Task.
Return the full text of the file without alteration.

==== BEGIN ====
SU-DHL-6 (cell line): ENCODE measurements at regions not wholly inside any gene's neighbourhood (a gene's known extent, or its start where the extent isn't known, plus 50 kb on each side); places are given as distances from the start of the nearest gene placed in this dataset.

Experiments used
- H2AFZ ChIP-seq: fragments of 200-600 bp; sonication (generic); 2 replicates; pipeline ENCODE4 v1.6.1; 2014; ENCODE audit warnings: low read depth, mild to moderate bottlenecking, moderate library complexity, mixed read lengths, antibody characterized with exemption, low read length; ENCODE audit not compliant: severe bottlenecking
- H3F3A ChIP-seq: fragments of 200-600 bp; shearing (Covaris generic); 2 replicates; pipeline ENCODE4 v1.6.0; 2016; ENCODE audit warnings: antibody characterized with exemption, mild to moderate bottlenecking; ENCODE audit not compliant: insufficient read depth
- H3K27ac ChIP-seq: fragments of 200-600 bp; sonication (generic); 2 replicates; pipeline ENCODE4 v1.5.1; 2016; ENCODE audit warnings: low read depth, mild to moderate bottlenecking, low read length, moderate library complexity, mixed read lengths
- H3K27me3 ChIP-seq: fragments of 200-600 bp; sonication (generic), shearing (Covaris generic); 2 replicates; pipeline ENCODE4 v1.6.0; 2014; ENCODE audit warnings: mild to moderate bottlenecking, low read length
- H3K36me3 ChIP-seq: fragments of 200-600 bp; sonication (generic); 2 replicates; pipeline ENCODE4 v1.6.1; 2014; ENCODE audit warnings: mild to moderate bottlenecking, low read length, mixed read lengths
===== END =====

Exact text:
SU-DHL-6 (cell line): ENCODE measurements at regions not wholly inside any gene's neighbourhood (a gene's known extent, or its start where the extent isn't known, plus 50 kb on each side); places are given as distances from the start of the nearest gene placed in this dataset.

Experiments used
- H2AFZ ChIP-seq: fragments of 200-600 bp; sonication (generic); 2 replicates; pipeline ENCODE4 v1.6.1; 2014; ENCODE audit warnings: low read depth, mild to moderate bottlenecking, moderate library complexity, mixed read lengths, antibody characterized with exemption, low read length; ENCODE audit not compliant: severe bottlenecking
- H3F3A ChIP-seq: fragments of 200-600 bp; shearing (Covaris generic); 2 replicates; pipeline ENCODE4 v1.6.0; 2016; ENCODE audit warnings: antibody characterized with exemption, mild to moderate bottlenecking; ENCODE audit not compliant: insufficient read depth
- H3K27ac ChIP-seq: fragments of 200-600 bp; sonication (generic); 2 replicates; pipeline ENCODE4 v1.5.1; 2016; ENCODE audit warnings: low read depth, mild to moderate bottlenecking, low read length, moderate library complexity, mixed read lengths
- H3K27me3 ChIP-seq: fragments of 200-600 bp; sonication (generic), shearing (Covaris generic); 2 replicates; pipeline ENCODE4 v1.6.0; 2014; ENCODE audit warnings: mild to moderate bottlenecking, low read length
- H3K36me3 ChIP-seq: fragments of 200-600 bp; sonication (generic); 2 replicates; pipeline ENCODE4 v1.6.1; 2014; ENCODE audit warnings: mild to moderate bottlenecking, low read length, mixed read lengths